Venous insufficiency in pacemaker arm

I have developed venous insufficiency in my right arm, the same side where my pacemaker is implanted (and my dominant arm.)  Symptoms that led to that diagnosis were: purplish tint to my arm, feelings of heaviness in my arm, bulging veins on the inside wrist and occasional numbness in my right hand. I also had bruising on the upper arm that has not resolved after 4 weeks. I saw both my internist and cardiologist when this first occurred about 3 weeks ago.

My pacemaker was implanted last June because of complete heart block. The right side was chosen because I have a persistent left vena cava in my heart which contraindicates placement of the pacemaker on that side.  
i have obvious veining over the pacemaker which I have been told is my body's attempt to revascularize my arm (?)

I have been instructed to wear a compression sleeve and perhaps pursue moving ths pacemaker.  I would like to avoid that but do not want to compromise the blood flow from my arm. The compression sleeve minimizes the arm discoloration but my hand still often is bluish or red.  

i have an appointment with a vascular surgeon in February.  If anyone has any experience or insight into this, I would appreciate your thoughts.


Venous insufficiency

by Julros - 2022-01-10 22:18:21

I have something similiar, and my doctor's response was "so what, this is a common after effect. We told you about the risks." 

About 10 months after implant, my son pointed out that one of my arms was bigger than the other, and darker in color. And I was having daily headaches. My cardiologist ordered an ultrasound that showed subclavian vein stenosis, and said the above, through the nurse. I never actually spoke to him in person. I had more questions so they gave me a referral to a vascular surgeon. This guy said the same thing, that my subclavian vein had scarred around the pacing wires, impeding venous blood flow. Plus told me it wasn't that noticable, although coworkers and other family noticed it. The visible veins on my chest over the pacer are collateral circulation, to allow venous blood to return to my heart. He didn't think the headaches were related. He said there was no fix without messing up the wires. He said the changes I saw were permanent and I could wear a compression sleeve if I wanted. And he said I should be happy because it wasn't life or death.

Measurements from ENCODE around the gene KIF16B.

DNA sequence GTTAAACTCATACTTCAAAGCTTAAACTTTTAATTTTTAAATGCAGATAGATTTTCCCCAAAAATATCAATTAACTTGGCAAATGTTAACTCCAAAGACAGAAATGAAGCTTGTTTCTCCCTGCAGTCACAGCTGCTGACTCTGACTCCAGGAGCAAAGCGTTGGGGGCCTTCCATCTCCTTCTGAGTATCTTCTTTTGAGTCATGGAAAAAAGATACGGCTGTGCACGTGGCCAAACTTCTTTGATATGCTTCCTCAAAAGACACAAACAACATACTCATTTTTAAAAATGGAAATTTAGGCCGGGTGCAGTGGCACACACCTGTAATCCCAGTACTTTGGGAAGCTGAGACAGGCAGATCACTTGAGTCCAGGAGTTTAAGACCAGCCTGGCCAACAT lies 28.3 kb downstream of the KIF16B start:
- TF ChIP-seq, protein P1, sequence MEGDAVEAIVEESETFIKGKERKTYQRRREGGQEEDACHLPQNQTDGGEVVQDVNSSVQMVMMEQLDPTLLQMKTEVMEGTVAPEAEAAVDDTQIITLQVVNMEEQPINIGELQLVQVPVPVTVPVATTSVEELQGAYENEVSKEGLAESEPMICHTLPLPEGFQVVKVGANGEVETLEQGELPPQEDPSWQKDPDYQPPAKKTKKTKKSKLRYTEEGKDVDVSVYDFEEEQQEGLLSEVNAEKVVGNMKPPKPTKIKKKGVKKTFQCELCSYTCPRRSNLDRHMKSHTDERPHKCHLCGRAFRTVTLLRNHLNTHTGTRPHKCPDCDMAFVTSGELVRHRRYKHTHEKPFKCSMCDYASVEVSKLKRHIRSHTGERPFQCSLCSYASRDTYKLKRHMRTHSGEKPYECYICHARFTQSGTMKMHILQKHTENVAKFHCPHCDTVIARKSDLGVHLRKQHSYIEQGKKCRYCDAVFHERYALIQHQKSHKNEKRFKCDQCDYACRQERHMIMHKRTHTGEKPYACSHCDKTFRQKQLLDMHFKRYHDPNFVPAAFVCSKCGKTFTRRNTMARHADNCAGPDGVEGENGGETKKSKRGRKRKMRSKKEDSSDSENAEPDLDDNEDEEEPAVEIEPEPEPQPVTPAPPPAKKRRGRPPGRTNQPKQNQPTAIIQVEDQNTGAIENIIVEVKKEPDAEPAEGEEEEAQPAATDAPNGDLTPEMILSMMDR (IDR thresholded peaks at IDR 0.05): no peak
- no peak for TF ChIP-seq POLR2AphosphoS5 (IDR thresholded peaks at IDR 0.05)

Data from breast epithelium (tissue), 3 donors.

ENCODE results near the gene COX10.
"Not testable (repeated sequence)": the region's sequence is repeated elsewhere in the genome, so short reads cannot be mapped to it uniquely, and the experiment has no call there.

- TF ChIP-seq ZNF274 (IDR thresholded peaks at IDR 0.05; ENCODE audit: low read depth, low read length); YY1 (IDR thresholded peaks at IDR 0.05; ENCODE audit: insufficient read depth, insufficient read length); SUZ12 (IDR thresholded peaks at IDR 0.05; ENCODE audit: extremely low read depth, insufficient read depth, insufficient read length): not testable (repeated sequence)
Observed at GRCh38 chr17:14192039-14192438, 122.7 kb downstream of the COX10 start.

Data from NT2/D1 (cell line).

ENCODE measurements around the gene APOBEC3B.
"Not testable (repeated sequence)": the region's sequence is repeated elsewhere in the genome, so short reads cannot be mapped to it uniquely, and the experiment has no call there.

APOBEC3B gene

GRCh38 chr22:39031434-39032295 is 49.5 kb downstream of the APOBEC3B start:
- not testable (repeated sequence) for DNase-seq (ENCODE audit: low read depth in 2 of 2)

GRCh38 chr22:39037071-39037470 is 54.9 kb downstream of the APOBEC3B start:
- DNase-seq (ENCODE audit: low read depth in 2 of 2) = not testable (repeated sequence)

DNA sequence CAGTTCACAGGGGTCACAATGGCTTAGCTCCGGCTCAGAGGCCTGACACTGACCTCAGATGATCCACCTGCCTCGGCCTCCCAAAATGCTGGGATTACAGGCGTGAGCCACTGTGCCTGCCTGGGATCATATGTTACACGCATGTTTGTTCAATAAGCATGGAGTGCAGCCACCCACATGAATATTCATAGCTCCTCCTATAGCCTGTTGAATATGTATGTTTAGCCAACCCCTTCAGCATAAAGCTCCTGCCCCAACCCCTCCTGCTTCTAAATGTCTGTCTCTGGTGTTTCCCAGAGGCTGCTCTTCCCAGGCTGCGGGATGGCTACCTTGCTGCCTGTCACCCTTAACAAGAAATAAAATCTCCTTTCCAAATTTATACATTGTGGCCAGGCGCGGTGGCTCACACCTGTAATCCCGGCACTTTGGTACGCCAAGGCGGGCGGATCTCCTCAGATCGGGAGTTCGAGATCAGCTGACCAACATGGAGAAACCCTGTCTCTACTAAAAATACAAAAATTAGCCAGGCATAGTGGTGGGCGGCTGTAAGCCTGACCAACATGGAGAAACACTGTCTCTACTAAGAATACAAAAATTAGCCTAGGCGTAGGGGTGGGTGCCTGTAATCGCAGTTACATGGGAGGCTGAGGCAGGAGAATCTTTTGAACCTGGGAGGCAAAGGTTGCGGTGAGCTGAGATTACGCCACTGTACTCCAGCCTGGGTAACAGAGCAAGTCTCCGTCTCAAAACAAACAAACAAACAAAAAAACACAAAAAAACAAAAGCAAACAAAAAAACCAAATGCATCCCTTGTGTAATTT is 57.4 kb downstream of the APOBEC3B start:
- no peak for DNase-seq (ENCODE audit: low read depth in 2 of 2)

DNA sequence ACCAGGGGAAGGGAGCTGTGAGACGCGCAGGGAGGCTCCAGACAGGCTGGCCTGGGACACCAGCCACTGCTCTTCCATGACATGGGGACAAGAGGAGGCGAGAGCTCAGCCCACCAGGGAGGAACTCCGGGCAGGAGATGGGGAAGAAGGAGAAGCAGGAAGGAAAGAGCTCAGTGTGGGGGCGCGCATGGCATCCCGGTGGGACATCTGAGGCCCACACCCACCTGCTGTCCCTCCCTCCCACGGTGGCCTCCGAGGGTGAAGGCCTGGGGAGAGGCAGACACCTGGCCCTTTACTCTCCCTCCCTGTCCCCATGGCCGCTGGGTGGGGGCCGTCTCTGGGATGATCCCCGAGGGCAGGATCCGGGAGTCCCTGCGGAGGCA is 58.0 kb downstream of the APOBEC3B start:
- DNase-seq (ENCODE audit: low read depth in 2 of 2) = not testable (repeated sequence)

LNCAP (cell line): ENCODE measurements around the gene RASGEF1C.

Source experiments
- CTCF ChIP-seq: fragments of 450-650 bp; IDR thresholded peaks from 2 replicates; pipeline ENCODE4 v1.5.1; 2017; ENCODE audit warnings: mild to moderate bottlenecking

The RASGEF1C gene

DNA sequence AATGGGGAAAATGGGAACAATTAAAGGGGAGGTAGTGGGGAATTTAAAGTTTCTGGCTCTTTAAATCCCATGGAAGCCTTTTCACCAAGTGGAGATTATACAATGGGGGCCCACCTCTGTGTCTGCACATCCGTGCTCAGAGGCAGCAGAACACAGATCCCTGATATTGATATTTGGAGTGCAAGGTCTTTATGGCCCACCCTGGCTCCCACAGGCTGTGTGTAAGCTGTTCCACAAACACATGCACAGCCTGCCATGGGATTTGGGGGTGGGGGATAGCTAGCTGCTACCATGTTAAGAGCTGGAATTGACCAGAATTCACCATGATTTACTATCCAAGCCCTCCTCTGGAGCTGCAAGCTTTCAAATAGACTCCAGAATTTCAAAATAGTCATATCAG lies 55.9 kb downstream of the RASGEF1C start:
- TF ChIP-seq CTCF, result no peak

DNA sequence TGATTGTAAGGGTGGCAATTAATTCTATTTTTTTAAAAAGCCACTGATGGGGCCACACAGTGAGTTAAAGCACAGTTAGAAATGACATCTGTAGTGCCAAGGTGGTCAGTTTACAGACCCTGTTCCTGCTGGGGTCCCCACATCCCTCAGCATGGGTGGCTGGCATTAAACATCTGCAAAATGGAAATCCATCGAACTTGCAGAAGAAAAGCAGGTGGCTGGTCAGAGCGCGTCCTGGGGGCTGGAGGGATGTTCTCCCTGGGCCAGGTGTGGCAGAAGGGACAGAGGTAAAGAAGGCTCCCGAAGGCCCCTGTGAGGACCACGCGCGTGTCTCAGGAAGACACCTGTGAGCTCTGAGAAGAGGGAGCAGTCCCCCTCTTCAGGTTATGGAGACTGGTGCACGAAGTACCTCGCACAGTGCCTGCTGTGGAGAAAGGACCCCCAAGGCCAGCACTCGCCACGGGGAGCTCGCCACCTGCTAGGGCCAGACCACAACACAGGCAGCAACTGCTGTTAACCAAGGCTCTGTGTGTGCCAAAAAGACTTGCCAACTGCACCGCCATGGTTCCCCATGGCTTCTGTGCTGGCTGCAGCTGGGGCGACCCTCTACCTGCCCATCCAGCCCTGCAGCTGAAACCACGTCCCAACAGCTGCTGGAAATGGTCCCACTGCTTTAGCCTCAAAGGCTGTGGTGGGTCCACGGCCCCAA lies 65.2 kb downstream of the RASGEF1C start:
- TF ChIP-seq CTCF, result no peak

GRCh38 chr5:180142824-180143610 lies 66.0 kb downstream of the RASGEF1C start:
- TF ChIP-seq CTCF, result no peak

The swelling has gone down some, but you can see it if I hold my arms together. And the affected arm is slightly duskier, and the veins over the pacer are visible. The headaches finally stopped after 4 months. My new EP that I established care with noticed the difference in my arms immediately without me saying a word. 


by Francophone - 2022-01-11 17:55:20

Thanks for sharing your experience.  I wish your doctor had been more sympathetic.  It may be a known risk and nothing frightening to him, but when it hsppens to you, the patient, it certainly can be worrying. 
It is helpful to hear that no drastic action was needed.  I am hoping that will be my outcome too.  I have heard they can move the pacemaker to the abdomen but assume that would require new leads and is likely subject to complications too.

After my PM implant in June, I developed a blood clot in my left ventricle.  I was in the hospital for 9 days for that.  Every morning when I wake up I am grateful that I am not in a hospital, but at home.  I really want to avoid any further surgery if possible.

Keeping my fingers crossed.

Vein blockage

by SandyJ - 2022-02-21 03:55:42

Hi I have same problem and have had venogram and venoplasty. I also wear a compression bandage on my arm and also a compression glove which helps with hand swelling. Maybe you could ask them for the glove too. 
I also take daily blood thinners. 
I thankfully have a very good vascular surgeon and hope you have a good person looking after you too. 

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I just want to share about the quality of life after my pacemaker, and hopefully increase awareness that lifestyles do not have to be drastically modified just because we are pacemaker recipients.